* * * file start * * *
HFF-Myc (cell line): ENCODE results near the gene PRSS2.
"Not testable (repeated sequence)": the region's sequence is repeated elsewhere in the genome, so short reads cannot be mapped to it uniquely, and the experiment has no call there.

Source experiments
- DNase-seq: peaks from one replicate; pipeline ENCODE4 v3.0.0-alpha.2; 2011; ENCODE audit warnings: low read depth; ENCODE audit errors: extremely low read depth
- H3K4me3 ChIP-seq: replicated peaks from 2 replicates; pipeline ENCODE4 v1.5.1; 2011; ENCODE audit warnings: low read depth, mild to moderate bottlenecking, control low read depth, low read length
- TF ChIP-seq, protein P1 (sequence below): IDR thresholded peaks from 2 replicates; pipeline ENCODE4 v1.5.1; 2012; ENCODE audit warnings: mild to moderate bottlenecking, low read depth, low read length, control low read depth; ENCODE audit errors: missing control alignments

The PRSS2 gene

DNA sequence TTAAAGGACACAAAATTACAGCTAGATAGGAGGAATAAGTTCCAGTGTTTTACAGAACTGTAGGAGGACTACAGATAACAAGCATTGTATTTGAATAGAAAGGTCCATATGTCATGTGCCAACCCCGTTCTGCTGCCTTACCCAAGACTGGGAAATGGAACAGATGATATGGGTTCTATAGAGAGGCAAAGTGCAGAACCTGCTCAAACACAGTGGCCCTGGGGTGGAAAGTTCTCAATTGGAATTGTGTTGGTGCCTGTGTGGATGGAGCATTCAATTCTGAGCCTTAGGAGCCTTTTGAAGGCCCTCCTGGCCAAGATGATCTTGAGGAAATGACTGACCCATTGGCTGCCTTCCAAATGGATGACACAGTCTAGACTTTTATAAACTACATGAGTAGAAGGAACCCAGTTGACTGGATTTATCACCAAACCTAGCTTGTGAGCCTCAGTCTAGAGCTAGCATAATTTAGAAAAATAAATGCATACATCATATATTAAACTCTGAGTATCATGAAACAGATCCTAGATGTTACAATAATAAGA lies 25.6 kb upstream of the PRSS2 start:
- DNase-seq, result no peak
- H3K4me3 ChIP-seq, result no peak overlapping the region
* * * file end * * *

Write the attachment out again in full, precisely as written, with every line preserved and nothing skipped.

HFF-Myc (cell line): ENCODE results near the gene PRSS2.
"Not testable (repeated sequence)": the region's sequence is repeated elsewhere in the genome, so short reads cannot be mapped to it uniquely, and the experiment has no call there.

Source experiments
- DNase-seq: peaks from one replicate; pipeline ENCODE4 v3.0.0-alpha.2; 2011; ENCODE audit warnings: low read depth; ENCODE audit errors: extremely low read depth
- H3K4me3 ChIP-seq: replicated peaks from 2 replicates; pipeline ENCODE4 v1.5.1; 2011; ENCODE audit warnings: low read depth, mild to moderate bottlenecking, control low read depth, low read length
- TF ChIP-seq, protein P1 (sequence below): IDR thresholded peaks from 2 replicates; pipeline ENCODE4 v1.5.1; 2012; ENCODE audit warnings: mild to moderate bottlenecking, low read depth, low read length, control low read depth; ENCODE audit errors: missing control alignments

The PRSS2 gene

DNA sequence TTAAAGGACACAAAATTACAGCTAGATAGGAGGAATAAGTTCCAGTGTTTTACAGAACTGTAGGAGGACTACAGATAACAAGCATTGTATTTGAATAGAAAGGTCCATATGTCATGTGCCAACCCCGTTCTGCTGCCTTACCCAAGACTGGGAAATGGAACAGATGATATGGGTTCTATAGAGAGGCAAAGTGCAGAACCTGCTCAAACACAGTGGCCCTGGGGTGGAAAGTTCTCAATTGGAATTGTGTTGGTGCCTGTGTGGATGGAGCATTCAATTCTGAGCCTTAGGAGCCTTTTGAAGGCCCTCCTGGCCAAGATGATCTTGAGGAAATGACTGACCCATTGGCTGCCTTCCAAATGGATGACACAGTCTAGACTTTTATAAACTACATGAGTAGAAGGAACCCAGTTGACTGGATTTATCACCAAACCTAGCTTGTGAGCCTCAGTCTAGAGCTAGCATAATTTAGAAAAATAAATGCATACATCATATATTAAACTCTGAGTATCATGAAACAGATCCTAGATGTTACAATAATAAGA lies 25.6 kb upstream of the PRSS2 start:
- DNase-seq, result no peak
- H3K4me3 ChIP-seq, result no peak overlapping the region